Many people think of shallots as a type of onion; however, they are their own species. Shallots grow in clusters and have a textured, copper-colored skin. Shallots are mild flavored and taste like a combination between onion and garlic.
French Red, Holland Red, and Ambition shallots - We grow them all
To get the most of your shallot crop, it's important to know the best time for harvesting shallots in the garden. Keep reading to learn how to harvest shallots. Growing Shallots Shallots prefer soil that drains well and has a high composition of organic matter.
Keeping shallot beds free of weeds is essential to good development and helps with shallot picking once the time to harvest a shallot plant arrives. Shallots are grown from sets as well as transplants.
Shallot plants benefit from a regular feeding of organic fertilizer. The root system of shallot plants is extremely shallow, and the plants need consistent water in order to thrive.
What are Shallot Sets?
When planting shallot sets, consider that shallots are classified into two groups: pear-shaped (the French type) and round. The color of each variety will run from white to purple with the flavor varying depending on type of shallot set, weather and growing conditions. A shallot set is a grouping of small individual shallot bulbs generally purchased from a nursery. A 1-pound shallot set is enough to plant a 20-foot row, although the number of bulbs will vary. This 1-pound shallot set will yield 10-15 times as many mature shallots.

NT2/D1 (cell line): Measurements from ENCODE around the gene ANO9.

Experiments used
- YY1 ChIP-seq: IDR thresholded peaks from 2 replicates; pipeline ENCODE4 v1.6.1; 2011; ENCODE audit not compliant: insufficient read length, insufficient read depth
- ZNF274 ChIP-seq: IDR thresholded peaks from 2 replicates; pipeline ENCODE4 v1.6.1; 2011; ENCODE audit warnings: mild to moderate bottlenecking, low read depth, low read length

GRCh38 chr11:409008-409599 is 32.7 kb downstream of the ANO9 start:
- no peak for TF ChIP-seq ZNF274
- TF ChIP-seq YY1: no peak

When to Harvest Shallots
Some people have a difficult time knowing when to harvest shallots. Both the plant tops and the bulbs can be eaten, so the time to harvest a shallot plant depends on the part you will be using. The tops can be harvested within 30 days and are commonly used in soups, salads and stews. The bulbs will take around 90 days to mature. Shallot bulb picking should begin when the greens of the plant start to wither, fall over and die. They will turn brown and become droopy while the bulbs will protrude from the soil and the outer skin becomes papery.
Our shallots in the front yard July 2016
Another few weeks to picking!
This usually happens in mid to late summer. How to Harvest Shallots When it is time to harvest a shallot plant bulb, dig the bulbs, shake off the dirt, braid the tops and let them dry. Use a digging fork to gently lift the entire clump out of the ground and gently shake off the soil. Allow the bulbs to dry out some in the garden for about a week or so, weather permitting. You can also store them in mesh bags in a cool and dry location.
How Do I Harvest, Dry, And Store Shallots?
Harvest mature bulbs in late summer when the tops have turned yellow and begun to dry. Cure the shallots in a warm, dry location for one to two weeks. After the shallots have been cured, cut off the dry foliage, place the bulbs in a mesh bag and store the shallots in a cool (32 to 40 F), dry (60 to 70 percent relative humidity) location. When properly cured and stored, shallots can be successfully stored for six months or longer.